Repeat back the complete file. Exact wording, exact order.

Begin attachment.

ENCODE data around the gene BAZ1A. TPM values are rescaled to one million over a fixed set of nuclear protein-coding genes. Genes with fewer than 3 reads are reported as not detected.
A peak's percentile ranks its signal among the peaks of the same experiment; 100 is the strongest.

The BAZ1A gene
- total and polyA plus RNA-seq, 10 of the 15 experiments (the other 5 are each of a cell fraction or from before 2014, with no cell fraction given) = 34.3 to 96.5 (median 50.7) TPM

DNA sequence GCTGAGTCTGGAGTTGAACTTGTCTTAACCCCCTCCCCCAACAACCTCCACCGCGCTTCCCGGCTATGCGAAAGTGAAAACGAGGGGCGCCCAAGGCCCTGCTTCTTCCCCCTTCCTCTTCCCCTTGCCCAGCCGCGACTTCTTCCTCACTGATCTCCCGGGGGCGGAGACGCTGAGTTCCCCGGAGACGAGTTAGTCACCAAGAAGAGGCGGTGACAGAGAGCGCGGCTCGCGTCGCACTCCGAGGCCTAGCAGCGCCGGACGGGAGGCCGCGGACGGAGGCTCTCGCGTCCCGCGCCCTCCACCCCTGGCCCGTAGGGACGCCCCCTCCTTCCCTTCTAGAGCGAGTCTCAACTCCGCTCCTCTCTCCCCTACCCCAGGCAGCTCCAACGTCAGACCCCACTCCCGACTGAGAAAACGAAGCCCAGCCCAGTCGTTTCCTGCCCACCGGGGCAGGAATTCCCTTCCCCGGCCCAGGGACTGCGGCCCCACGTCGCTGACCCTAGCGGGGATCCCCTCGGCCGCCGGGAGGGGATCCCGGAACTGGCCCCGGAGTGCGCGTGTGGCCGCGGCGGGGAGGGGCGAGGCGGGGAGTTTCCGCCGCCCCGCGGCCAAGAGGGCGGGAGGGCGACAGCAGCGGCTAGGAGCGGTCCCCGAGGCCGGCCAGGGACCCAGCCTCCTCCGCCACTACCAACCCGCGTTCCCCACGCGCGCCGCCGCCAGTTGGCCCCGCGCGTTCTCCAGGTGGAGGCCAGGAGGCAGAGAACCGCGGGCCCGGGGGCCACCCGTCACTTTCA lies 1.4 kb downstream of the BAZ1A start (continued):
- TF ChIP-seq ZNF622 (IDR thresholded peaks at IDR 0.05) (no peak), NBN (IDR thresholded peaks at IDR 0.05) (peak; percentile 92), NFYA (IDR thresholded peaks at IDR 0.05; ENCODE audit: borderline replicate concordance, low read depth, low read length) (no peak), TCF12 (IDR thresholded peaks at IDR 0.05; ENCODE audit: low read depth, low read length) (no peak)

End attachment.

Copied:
ENCODE data around the gene BAZ1A. TPM values are rescaled to one million over a fixed set of nuclear protein-coding genes. Genes with fewer than 3 reads are reported as not detected.
A peak's percentile ranks its signal among the peaks of the same experiment; 100 is the strongest.

The BAZ1A gene
- total and polyA plus RNA-seq, 10 of the 15 experiments (the other 5 are each of a cell fraction or from before 2014, with no cell fraction given) = 34.3 to 96.5 (median 50.7) TPM

DNA sequence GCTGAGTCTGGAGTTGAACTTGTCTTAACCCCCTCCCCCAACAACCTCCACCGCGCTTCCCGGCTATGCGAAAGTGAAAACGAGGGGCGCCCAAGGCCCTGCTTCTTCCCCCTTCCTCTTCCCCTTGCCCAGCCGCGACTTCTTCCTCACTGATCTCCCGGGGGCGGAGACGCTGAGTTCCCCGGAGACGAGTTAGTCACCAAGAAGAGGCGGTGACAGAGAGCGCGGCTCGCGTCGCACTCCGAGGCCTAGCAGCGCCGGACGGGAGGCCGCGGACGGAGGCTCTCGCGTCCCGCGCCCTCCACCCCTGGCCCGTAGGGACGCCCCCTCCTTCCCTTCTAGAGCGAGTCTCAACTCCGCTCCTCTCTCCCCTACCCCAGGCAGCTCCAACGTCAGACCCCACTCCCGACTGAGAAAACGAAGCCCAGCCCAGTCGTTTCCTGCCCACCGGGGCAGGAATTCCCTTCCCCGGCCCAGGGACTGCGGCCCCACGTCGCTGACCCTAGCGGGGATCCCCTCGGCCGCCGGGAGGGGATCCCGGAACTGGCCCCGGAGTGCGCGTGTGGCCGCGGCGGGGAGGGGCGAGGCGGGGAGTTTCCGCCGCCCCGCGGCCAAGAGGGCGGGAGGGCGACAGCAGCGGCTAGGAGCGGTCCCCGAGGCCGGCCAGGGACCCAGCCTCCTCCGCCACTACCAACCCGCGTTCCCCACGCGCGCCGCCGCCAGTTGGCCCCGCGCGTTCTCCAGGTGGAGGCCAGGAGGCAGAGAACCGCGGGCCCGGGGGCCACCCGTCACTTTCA lies 1.4 kb downstream of the BAZ1A start (continued):
- TF ChIP-seq ZNF622 (IDR thresholded peaks at IDR 0.05) (no peak), NBN (IDR thresholded peaks at IDR 0.05) (peak; percentile 92), NFYA (IDR thresholded peaks at IDR 0.05; ENCODE audit: borderline replicate concordance, low read depth, low read length) (no peak), TCF12 (IDR thresholded peaks at IDR 0.05; ENCODE audit: low read depth, low read length) (no peak)